Article

Hacker Horror Stories: The Scary World of Cybercrime

IBM i
Posted:
March 24, 2017

 

Halloween is all about spooky stories involving ghosts, goblins, and ghouls. But in our technologically advanced world, few things are scarier than the possibility of devices and systems being hacked by cybercriminals.

Today's hackers have capabilities and attack strategies that are more frightening than ever before. According to a report from McAfee, the annual cost of cybercrime has reached a shocking level, exceeding $400 billion this year. In fact, hackers are now responsible for stealing as much as 20 percent of the internet's $3 trillion annual value. If this isn't scary, I don't know what is.

It seems no system or device is beyond hackers’ reach these days. In the spirit of the season, let's take a look at some of the more frightening recent attacks and the real-world spooks behind them.

The Hacking Potential Within the Internet of Things

The 1968 film 2001: A Space Odyssey showed viewers that there are few things more terrifying than when technology takes over and acts on its own. This is just what happened to the film's main character, Dr. David Bowman, had a whole new adventure on his hands when the intelligent computer HAL looks to take over the mission.

While this type of event happening in the real world seems far-fetched, hackers are closer than many realize to achieving such a feat. In early 2014, the world discovered just how vulnerable smart devices could be when cybercriminals leveraged Wi-Fi-enabled home appliances to spread a staggering number of malicious emails.

According to BGR contributor Chris Smith, hackers created a botnet that included smart TVs and smart refrigerators, among other items, to deliver over 750,000 malware-laced emails. This event represented the first proven hack of the Internet of Things.

"Botnets are already a major security concern and the emergences of thingbots may make the situation much worse," noted security expert David Knight. "Many of these devices are poorly protected at best and consumers have virtually no way to detect or fix infections when they occur."

This case shows that, without proper protection, inanimate smart objects could be turned against their users.

Important Files Disappearing Forever

Another common thread running through many horror tales involves the mystery surrounding a missing individual and the search to discover what happened. This theme was also taken to the virtual world with the emergence of CryptoWall, a variant of the dreaded CryptoLocker infection. Hackers lock down everything on a victim's computer, including all their important files, photos, and any other sensitive information living on the device. Attackers then demand a ransom for the return of this content, which in many cases fails to resolve the issue even when paid. MyCE's Jan Willem Aldershoff reported that, as of August 2014, more than 625,000 individuals had become CryptoWall victims.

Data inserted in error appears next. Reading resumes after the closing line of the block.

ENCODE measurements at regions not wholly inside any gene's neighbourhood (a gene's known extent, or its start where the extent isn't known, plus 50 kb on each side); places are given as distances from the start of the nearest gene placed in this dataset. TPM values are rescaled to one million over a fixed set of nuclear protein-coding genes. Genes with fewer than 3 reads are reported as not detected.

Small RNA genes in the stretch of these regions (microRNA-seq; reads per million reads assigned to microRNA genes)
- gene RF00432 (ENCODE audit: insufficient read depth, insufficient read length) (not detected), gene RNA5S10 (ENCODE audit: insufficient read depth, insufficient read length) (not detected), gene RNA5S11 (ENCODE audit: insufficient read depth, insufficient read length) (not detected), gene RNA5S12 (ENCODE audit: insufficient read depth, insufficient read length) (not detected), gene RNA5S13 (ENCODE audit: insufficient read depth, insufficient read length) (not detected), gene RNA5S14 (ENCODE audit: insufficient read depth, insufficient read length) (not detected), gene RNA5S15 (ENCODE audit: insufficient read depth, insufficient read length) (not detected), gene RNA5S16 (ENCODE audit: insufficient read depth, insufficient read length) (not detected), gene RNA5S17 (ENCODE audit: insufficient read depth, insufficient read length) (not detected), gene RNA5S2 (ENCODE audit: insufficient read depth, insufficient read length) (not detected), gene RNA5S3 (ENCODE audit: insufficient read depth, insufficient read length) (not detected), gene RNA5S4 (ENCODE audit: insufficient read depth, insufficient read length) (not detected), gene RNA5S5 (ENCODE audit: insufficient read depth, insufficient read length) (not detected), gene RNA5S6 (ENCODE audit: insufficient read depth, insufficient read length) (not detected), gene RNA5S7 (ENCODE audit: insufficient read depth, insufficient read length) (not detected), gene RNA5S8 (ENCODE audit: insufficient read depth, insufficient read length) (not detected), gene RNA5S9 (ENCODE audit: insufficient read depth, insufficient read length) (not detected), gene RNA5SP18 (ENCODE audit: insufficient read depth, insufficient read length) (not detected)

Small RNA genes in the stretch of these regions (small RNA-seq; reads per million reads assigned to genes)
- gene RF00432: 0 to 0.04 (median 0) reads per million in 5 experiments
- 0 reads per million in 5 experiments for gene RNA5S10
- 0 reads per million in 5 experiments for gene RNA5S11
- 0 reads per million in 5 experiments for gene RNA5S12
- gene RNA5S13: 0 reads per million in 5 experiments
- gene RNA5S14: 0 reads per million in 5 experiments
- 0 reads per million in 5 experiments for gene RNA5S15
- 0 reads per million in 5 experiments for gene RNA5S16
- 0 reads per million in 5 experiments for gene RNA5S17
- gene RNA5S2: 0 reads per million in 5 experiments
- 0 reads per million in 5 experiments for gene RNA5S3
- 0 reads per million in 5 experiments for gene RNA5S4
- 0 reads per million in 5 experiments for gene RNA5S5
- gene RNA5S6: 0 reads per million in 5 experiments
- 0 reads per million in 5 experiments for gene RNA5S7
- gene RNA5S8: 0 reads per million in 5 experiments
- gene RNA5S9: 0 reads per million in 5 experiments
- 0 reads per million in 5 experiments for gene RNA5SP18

Just imagine what these people must have gone through: you boot up your computer, ready to complete a range of different tasks, only to be greeted by a red notification screen that tells you all your files and programs are out of reach. You read on to discover that unless you pay a considerable amount of money—from hundreds to thousands of dollars—you'll never be able to access this information again.

According to Aldershoff, the creators of CryptoWall have made a considerable sum from the insidious program, totaling more than $1.1 million in ransoms, despite the fact that less than 1 percent of victims paid. One individual forked over $10,000 for the return of his files.

Thankfully, several solutions have emerged to combat this infection and prevent users from having to pay for access to their own information. BotCrawl recommended using a system restore program, as well as removing and deleting the affected accounts.

The Terrors of Medical Device Hacking

If you thought appliances under the control of hackers were scary, imagine how terrifying it would be to have a cybercriminal manipulate an internally-implanted medical device. While there is no concrete evidence of this ever occurring, Bloomberg Businessweek noted that there is considerable potential for this to happen in the current environment.

"It wasn't science fiction: there's ample evidence that it's possible to seize control of such implants from a distance," wrote Bloomberg Businessweek contributor Joshua Brustein.

Consider the frightening possibilities that could come from cybercriminals taking over devices like pacemakers and insulin pumps. These life-saving gadgets could potentially be used against the wearer in the scariest of fashions. Even more hair-raising is the fact that it is easier than many think to hack these devices.

"It does take a specialized skill, but with more and more security researchers concentrating on embedded devices, the still set required is becoming more common," said renowned hacker Barnaby Jack, who died unexpectedly in 2013, just one week before he was scheduled to deliver a speech on breaching medical devices.

These cases all show the frightening power hackers wield over connected devices and computer systems. To prevent such alarming events, proper protection is needed, such as the automated Powertech security solutions offered by HelpSystems. These protection measures provide best-in-class security and compliance with a range of industry-specific regulations. Don't give hackers any opportunity to scare you. Protect your systems with Powertech today.

 

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